Epithets in Homer

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A characteristic of Homer's style is the use of epithets, as in "rosy-fingered" dawn or "swift-footed" Achilles. Epithets are used because of the constraints of the dactylic hexameter (i.e., it is convenient to have a stockpile of metrically fitting phrases to add to a name) and because of the oral transmission of the poems; they are mnemonic aids to the poet and the audience alike.[1]

Epithets in epic poetry from various Indo-European traditions may be traced to a common tradition. For example, the phrase for "everlasting glory" or "undying fame" can be found in the Homeric Greek as kléos áphthiton and the Sanskrit as śrávo ákşitam. These two phrases were, in terms of historical linguistics, equivalent in phonology, accentuation, and quantity (syllable length). In other words, they descend from a fragment of poetic diction (reconstructable as Proto-Indo-European *ḱlewos n̥dʰgʷʰitom) which was handed down in parallel over many centuries, in continually diverging forms, by generations of singers whose ultimate ancestors shared an archetypal repertoire of poetic formulae and narrative themes."[2]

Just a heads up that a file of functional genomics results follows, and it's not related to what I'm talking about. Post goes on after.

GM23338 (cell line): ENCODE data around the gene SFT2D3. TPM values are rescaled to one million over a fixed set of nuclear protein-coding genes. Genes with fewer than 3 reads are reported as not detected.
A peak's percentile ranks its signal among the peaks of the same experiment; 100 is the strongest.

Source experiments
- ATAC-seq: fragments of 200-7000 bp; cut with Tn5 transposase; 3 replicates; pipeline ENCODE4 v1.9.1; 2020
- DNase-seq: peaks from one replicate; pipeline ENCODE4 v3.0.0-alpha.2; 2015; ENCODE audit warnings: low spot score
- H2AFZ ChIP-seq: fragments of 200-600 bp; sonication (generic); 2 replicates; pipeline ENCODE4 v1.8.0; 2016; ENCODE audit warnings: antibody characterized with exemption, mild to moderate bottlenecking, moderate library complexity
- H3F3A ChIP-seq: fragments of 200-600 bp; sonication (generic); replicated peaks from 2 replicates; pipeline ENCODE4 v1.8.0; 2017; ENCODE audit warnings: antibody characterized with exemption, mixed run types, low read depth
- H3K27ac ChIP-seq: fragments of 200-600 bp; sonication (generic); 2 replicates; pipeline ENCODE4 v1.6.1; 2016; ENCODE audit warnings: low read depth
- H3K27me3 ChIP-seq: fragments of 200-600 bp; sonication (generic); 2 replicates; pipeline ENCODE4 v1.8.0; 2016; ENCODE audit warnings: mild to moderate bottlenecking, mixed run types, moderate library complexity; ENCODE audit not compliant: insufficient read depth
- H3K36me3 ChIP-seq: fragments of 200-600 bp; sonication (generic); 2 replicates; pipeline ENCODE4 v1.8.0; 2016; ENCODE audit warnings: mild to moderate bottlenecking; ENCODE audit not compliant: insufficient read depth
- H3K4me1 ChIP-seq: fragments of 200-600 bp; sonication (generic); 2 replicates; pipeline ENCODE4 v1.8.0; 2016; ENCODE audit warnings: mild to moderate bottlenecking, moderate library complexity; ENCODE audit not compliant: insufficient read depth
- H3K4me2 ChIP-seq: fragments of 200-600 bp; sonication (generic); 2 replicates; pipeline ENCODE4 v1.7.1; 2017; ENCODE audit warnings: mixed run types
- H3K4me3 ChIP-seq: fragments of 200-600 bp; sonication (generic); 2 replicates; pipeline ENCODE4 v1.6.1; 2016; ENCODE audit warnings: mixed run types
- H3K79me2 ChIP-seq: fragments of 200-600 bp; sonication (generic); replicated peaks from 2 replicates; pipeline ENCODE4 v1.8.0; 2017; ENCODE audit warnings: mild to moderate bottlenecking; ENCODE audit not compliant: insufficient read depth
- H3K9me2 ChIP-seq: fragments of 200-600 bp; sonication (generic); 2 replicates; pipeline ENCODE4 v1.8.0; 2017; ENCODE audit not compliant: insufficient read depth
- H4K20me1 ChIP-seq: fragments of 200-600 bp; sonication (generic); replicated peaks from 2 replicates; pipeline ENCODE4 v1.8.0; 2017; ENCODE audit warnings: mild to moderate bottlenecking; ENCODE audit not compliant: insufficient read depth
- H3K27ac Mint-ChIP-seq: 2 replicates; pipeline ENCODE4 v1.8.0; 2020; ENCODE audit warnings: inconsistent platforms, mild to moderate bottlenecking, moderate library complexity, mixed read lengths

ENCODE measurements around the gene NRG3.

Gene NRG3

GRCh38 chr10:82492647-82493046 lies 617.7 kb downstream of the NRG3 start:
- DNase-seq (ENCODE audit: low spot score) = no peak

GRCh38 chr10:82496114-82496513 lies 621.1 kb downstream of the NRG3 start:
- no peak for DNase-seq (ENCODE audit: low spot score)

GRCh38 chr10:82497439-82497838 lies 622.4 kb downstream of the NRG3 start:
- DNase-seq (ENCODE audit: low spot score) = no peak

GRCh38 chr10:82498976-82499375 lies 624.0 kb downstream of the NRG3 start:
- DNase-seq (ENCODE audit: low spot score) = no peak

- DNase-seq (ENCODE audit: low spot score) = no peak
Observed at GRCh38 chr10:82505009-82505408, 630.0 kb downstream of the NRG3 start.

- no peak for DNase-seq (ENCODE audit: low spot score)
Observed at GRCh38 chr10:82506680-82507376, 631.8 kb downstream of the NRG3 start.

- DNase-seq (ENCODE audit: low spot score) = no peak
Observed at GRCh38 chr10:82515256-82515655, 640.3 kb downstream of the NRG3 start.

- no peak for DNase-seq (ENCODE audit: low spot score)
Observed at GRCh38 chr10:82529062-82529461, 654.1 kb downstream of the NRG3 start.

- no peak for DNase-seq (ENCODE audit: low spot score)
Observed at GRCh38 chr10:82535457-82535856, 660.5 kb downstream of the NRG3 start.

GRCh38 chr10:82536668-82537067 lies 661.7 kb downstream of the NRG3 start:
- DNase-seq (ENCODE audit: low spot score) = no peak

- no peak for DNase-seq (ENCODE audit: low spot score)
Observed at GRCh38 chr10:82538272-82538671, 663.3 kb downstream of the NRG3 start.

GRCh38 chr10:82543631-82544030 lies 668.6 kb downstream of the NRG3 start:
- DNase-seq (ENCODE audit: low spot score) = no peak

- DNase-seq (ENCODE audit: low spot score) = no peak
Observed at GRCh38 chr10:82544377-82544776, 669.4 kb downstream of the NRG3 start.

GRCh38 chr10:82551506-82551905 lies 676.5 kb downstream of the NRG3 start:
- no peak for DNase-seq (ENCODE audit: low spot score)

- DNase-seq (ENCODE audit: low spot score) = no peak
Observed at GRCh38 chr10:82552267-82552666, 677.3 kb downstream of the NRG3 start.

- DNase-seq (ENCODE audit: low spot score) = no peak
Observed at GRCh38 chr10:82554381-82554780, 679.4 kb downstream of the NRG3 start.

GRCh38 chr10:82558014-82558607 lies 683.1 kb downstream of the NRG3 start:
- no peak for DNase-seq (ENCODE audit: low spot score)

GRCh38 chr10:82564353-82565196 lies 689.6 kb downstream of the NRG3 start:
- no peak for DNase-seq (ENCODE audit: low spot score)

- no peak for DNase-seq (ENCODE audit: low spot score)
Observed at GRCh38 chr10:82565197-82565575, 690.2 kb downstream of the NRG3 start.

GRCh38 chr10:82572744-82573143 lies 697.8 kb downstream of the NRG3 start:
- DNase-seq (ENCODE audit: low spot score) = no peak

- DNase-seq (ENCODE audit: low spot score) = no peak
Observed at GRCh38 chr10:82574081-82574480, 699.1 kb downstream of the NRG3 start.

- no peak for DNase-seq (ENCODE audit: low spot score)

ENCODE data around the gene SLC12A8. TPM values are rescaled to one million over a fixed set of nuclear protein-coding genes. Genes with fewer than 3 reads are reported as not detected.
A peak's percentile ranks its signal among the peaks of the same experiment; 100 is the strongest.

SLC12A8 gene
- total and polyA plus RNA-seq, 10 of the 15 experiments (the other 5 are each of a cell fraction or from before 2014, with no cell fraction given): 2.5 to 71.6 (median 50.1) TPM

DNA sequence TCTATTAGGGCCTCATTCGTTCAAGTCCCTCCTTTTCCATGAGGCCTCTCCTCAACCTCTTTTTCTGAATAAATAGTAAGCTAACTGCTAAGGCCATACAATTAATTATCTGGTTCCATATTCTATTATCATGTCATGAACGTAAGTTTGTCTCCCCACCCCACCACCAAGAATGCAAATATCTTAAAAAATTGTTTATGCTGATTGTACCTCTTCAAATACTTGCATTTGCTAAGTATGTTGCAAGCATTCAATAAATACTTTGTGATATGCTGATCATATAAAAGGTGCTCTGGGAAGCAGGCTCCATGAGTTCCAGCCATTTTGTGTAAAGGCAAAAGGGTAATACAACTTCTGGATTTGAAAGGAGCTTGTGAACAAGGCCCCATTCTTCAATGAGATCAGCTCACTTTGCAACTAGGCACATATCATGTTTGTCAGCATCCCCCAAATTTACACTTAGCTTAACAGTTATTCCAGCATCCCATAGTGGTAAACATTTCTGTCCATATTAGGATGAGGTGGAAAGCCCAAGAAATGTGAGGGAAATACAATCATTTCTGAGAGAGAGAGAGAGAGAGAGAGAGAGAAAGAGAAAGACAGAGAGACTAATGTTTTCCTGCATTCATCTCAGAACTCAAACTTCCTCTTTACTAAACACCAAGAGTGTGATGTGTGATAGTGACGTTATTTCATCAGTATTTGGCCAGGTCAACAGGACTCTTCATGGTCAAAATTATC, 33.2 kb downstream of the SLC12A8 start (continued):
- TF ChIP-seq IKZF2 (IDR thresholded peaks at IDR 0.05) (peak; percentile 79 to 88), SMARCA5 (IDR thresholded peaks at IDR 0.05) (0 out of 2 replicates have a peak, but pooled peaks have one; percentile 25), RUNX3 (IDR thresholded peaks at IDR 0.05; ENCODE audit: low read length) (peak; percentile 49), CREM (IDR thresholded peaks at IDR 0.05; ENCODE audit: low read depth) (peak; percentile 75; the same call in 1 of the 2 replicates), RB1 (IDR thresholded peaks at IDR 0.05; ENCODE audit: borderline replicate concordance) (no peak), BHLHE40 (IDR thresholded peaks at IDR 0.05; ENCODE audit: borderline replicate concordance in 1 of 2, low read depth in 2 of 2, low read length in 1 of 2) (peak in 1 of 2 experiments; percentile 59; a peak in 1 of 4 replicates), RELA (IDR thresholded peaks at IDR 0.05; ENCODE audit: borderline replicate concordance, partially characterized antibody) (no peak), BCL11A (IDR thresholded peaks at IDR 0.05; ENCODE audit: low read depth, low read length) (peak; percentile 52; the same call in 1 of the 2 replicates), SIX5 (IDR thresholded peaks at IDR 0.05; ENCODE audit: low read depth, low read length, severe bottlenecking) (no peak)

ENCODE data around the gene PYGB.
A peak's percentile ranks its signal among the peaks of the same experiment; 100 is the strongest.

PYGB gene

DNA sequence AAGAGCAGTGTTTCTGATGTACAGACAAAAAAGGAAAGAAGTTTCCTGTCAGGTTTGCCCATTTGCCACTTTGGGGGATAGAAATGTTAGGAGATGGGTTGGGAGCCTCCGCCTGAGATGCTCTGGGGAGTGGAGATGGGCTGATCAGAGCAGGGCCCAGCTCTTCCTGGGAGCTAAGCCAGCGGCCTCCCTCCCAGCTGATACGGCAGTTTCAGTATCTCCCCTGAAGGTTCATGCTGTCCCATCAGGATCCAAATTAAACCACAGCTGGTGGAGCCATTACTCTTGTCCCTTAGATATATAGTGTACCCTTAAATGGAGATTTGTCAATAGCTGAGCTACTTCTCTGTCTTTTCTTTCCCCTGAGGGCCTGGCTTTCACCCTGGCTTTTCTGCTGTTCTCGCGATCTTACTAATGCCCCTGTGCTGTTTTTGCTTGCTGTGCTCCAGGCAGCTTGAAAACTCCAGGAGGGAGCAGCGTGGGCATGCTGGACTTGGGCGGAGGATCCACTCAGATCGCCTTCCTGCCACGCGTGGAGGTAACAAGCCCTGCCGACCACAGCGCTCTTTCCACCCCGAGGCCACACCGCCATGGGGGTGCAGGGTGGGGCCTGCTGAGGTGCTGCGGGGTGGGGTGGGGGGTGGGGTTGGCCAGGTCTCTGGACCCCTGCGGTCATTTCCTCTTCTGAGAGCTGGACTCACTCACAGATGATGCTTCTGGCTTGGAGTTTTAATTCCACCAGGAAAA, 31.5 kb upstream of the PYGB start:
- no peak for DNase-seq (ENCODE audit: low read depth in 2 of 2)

Epithets alter the meaning of each noun to which they are attached. They specify the existential nature of a noun; that is to say, Achilles is not called "swift-footed" only when he runs; it is a marker of a quality that does not change. Special epithets, such as patronymics, are used exclusively for particular subjects and distinguish them from others, while generic epithets are used of many subjects and speak less to their individual characters. In these examples, the epithet can be contradictory to the past state of the subject: in Odyssey VI.74, for instance, Nausicaa takes her "radiant clothing", ἐσθῆτα φαεινήν, to be washed; since it is dirty, it is unlikely to be radiant.[3]



  • men
    • shining, divine (δῖος dîos)
    • god-like (ἀντί-θεος antí-theos, θεοειδής theoeidḗs)
    • high-hearted
  • leaders
    • lord of men
  • women
    • white-armed (λευκ-ώλενος leuk-ṓlenos)
    • lovely-haired (ἐυπλοκάμις, ἐυπλόκαμος eüplokámis, eüplókamos)
    • ox eyed
  • day
    • the day of return (νόστιμον ἦμαρ nóstimon hêmarnostalgia also comes from nóstos)
  • sea
    • loud-roaring (πολυφλοίσβοιο θαλάσσης)
    • grey
    • wine-colored (οἶνοψ)


  • Abantes
    • swift (θοοί thooí)
    • sporting long hair (ὄπιθεν κομόωντες ópithen komóōntes)
  • Achaeans
    • hairy-headed (κάρη κομόωντες kárē komóōntes)